If you haven’t opened your Instagram for the past month, you might have missed that Euro summer has officially kicked off. So if you’re looking to visit one of the Europe’s most desired destinations but maybe don’t want to worry about a language barrier, there’s no better place to check off the bucket list than London! Plus, did we mention there are flights for less than $200 from JFK!?
And of course, coming from NYC, we’re already city savvy (foreign public transportation you don’t scare us!), but it always helps to have a little inside knowledge about where to go and what to see.
That’s why we’ve worked with our besties over at Secret London to create a New Yorker’s guide to London with all of the best spots to fill up on food and drinks, enjoy nature and sightsee.
Table Of Contents
Best Places To Eat & Drink In London
One of the hardest things to figure out while traveling is where to eat and drink. And in a city like London—similar to NYC—there are never-ending options. That’s why we’re ensuring you’re set up with some well-rounded recommendations, fit for whatever vibe you’re feeling at the time. Whether that’s intimate drinks in under-the-radar bars or a taste from London’s oldest patisserie, we’ve got you covered.
Get a glass at some of London’s best wine bars
Whatever neighborhood you’re staying in, there’s sure to be a fabulous wine bar nearby. From spots that were once a former public water closet underneath Clapham Common Tube station to a “late-night wine cave and restaurant,” find all of the best ones compiled in this nifty list here for you.
Have your drinks delivered via elevator
Waxy’s Little Sister in SoHo (yes, London also has a SoHo if you weren’t aware) is an Irish bar that delivers their drinks directly to you through a mini freight elevator. Try their most popular drink which is their Irish Coffee. Insider tip: you can find the largest Irish Pub in all of London just stone throw’s away from Waxy’s Little Sister called Waxy O’Conner’s. P.S. London pubs are known to close earlier than NYC’s so reference this map of late night pubs if you find that to be the case while visiting.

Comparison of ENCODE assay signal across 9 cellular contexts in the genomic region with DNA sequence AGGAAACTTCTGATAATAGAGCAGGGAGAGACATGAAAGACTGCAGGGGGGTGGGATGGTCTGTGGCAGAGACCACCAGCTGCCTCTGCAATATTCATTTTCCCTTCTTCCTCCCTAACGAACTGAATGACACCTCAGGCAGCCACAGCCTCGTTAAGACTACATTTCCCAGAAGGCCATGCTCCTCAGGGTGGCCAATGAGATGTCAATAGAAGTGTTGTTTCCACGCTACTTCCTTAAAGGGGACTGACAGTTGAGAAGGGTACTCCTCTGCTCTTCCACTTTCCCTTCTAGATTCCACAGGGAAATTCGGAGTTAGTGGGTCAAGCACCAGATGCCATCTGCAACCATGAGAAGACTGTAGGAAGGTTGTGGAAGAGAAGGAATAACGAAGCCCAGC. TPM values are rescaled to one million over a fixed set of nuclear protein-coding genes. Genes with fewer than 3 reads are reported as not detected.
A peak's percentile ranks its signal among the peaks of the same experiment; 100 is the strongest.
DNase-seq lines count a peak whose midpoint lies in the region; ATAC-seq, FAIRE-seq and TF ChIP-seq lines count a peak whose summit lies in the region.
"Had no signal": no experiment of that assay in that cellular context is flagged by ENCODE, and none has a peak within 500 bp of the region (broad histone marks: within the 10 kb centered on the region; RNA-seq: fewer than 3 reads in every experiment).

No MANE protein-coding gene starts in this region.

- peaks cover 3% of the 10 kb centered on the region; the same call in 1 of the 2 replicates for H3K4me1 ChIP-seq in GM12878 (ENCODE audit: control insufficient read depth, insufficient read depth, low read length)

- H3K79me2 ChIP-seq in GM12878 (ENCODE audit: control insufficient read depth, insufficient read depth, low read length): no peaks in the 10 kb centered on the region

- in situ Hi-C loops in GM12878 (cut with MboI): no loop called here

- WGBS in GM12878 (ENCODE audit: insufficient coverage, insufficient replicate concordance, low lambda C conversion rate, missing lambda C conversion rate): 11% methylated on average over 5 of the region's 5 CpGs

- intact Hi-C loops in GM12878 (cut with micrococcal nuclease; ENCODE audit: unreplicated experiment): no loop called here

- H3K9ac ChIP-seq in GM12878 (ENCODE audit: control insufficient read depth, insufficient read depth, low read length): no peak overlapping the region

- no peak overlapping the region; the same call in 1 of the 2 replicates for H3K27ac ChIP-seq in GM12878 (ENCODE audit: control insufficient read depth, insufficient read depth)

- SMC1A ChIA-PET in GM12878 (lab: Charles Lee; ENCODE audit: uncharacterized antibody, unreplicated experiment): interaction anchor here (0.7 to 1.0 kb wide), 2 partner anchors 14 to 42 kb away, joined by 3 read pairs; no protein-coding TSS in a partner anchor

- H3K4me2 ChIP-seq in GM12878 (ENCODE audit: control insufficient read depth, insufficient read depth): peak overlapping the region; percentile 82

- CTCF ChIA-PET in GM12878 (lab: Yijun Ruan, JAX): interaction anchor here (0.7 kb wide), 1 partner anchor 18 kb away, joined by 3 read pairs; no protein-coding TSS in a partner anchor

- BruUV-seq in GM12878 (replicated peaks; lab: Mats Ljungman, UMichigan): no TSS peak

Support this cafe that gives back to young people with learning disabilities
Fair Shot is a fairly new cafe in London that aims to aid those with learning disabilities who have a statistically high unemployment rate. The non-profit organization hires 12 trainees each year to work four days a week at the cafe and one at their partner college alongside a mentor and job coach. Once the year is up, all trainees are placed at organizations ranging from hospitality groups to corporate offices. If you’re dining at the cafe or working on your laptop, treat your tastebuds to homemade focaccias, toasties, salads and more.
Try a pastry from London’s oldest patisserie
Maison Bertaux is London’s oldest patisserie—about 152 years old—and is still serving sweet treats to hungry customers. Though there is limited seating, we recommend you try and enjoy your pastry inside as the quirky interior offers a great ambience of French antiques. Moreover, there’s a gallery space located above the pastry shop that is definitely worth checking out when you’re done wiping the croissant flakes from your face.
Beyond sightseeing in London, you might want to check out some incredible nature attractions while you’re there. From lavender fields to private islands, these selections will be sure to provide you with some respite from constantly being on the go while traveling, and some incredible pics for your Instagram feed.
Visit a purple paradise at Mayfield Lavender Farm